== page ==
By Kristina Houck
To say the grand opening of San Diego’s new Central Library on Sept. 30 was a long-awaited event would be an understatement.
The first study that concluded San Diego needed a new central library was done in 1971, and was followed by 45 other studies that reached the same conclusion.
When architect Rob Wellington Quigley started on the project 17 years ago, he had smooth skin and black hair, he said to a crowd gathered for Del Mar Foundation’s DMF Talks Sept. 30 at the Del Mar Powerhouse.
“San Diego is a very thorough city,” said Quigley, whose firm, Rob Wellington Quigley, FAIA, designed the project along with San Diego-based Tucker Sadler & Associates. New York-based Turner Construction built the structure.
Topped with a steel-and-mesh dome that is 143 feet in diameter, the nearly 500,000-square-foot library is more than twice the size of its predecessor, the old downtown library, which opened in 1954.
The $185-million nine-story facility includes a 350-seat auditorium, a three-story domed reading room, a career center, a 9,100-square-foot children’s room, a teen center, a technology center, a multi-purpose room, a special-collections wing, an art gallery and a gift shop. It also features an outdoor garden courtyard and café, and two levels of parking with 250 spaces. E3 Civic High School, a 76,000-square-foot charter school, is located on the sixth and seventh floors.
Located at 330 Park Blvd. in downtown San Diego, the building is intended as the crown jewel of the city’s 35-branch library system, Quigley said.
‘This is a special moment — I call it a civic moment — for not just San Diego, but for the region,” said Quigley, who noted the library already won the 2013 “Best in Show” by the Decorative Concrete Council, a specialty council of the American Society of Concrete Contractors. “This is your library, too. It’s a regional asset, not a downtown asset.”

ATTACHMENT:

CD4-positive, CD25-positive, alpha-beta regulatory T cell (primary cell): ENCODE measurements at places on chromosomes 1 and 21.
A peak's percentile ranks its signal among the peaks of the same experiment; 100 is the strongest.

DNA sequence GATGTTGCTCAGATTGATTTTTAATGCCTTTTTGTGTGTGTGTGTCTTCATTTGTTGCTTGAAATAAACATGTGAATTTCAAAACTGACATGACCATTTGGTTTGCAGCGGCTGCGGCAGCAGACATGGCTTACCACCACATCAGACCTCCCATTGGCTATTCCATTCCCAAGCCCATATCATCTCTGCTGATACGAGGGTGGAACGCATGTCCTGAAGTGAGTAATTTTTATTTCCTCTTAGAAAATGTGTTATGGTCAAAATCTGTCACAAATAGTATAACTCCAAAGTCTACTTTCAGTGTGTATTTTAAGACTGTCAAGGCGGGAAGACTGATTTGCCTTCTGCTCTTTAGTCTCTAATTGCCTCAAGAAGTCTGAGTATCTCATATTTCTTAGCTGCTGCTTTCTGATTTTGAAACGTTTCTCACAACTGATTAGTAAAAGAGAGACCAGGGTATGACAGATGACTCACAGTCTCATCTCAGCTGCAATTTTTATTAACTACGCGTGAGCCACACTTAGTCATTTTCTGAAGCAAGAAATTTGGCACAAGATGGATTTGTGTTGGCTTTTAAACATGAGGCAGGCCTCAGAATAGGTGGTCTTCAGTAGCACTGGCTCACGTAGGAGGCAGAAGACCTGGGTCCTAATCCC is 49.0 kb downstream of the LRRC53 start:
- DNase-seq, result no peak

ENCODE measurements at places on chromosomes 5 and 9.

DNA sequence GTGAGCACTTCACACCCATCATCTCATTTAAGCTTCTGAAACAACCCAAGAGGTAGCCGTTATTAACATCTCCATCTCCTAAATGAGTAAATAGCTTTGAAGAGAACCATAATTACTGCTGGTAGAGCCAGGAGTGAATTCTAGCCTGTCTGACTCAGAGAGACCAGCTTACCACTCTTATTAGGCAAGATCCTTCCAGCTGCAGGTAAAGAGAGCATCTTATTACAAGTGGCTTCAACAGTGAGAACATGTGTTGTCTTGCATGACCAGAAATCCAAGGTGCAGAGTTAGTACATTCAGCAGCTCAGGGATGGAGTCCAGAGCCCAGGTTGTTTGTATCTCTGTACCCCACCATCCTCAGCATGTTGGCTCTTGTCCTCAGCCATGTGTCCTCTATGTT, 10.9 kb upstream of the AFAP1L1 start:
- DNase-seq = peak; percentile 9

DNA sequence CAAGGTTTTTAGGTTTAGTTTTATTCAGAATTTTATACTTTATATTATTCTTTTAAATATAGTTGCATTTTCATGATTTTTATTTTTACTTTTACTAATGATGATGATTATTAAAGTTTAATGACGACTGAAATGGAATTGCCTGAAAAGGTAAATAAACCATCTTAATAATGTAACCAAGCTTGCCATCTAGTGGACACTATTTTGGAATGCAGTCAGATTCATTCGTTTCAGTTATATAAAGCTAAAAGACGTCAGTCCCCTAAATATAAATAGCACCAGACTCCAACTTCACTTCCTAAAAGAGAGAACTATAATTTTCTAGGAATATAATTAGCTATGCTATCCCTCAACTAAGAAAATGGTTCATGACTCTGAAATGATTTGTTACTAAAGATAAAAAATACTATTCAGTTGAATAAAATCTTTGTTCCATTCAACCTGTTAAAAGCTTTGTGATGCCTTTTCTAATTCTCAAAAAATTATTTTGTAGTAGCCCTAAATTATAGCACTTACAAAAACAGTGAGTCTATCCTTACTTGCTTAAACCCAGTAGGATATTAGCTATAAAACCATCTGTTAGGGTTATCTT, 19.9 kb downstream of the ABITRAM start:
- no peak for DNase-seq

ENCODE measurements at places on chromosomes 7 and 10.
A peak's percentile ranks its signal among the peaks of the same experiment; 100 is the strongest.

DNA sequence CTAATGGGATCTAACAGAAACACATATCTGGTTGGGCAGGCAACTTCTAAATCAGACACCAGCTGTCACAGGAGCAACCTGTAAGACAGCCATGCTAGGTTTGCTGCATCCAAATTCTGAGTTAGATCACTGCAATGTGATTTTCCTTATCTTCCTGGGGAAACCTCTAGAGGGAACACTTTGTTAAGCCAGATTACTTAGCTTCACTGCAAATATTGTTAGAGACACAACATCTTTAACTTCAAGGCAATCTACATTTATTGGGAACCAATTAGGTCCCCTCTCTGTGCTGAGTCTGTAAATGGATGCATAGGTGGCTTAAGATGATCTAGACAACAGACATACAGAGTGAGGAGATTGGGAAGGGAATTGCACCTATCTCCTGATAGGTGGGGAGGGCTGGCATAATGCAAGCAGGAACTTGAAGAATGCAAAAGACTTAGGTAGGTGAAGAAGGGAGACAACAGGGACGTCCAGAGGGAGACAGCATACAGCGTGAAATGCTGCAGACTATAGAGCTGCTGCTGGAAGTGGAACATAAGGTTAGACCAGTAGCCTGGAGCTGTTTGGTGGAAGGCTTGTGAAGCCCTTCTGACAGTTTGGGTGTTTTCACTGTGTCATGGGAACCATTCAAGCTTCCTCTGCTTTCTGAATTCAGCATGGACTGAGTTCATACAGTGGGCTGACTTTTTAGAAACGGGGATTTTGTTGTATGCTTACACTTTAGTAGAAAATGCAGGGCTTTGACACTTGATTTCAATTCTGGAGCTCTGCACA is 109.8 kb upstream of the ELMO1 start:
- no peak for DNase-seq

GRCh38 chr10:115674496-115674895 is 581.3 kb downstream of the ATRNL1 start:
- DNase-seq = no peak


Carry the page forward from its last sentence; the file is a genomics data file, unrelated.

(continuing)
Before Quigley drew one line, he said he hosted a series of community workshops. The public decided on a set of directives for the architects, one being, “Look to the future, but respect the past.”
“It’s a way for me to become educated abut the value system of the community, about the concerns and about the particular building,” said Quigley, whose other projects include the New Children’s Museum, UC San Diego’s Student Services Center, Balboa Park Activity Center and the Solana Beach Transit Station. “It’s about the users, not about the particular agenda of the architect.”
The San Diego City Council approved construction of the library on June 28, 2010, and a groundbreaking ceremony was held in July 2010.
The first sketch of the building that was actually constructed was created in 2004, Quigley said.
“Those directives have guided this project all through the 17 years,” said Quigley, who noted the public, for instance, wanted a reading room. “In fact, if we didn’t have those, I think I would have lost the design at some point. This is the people’s building.”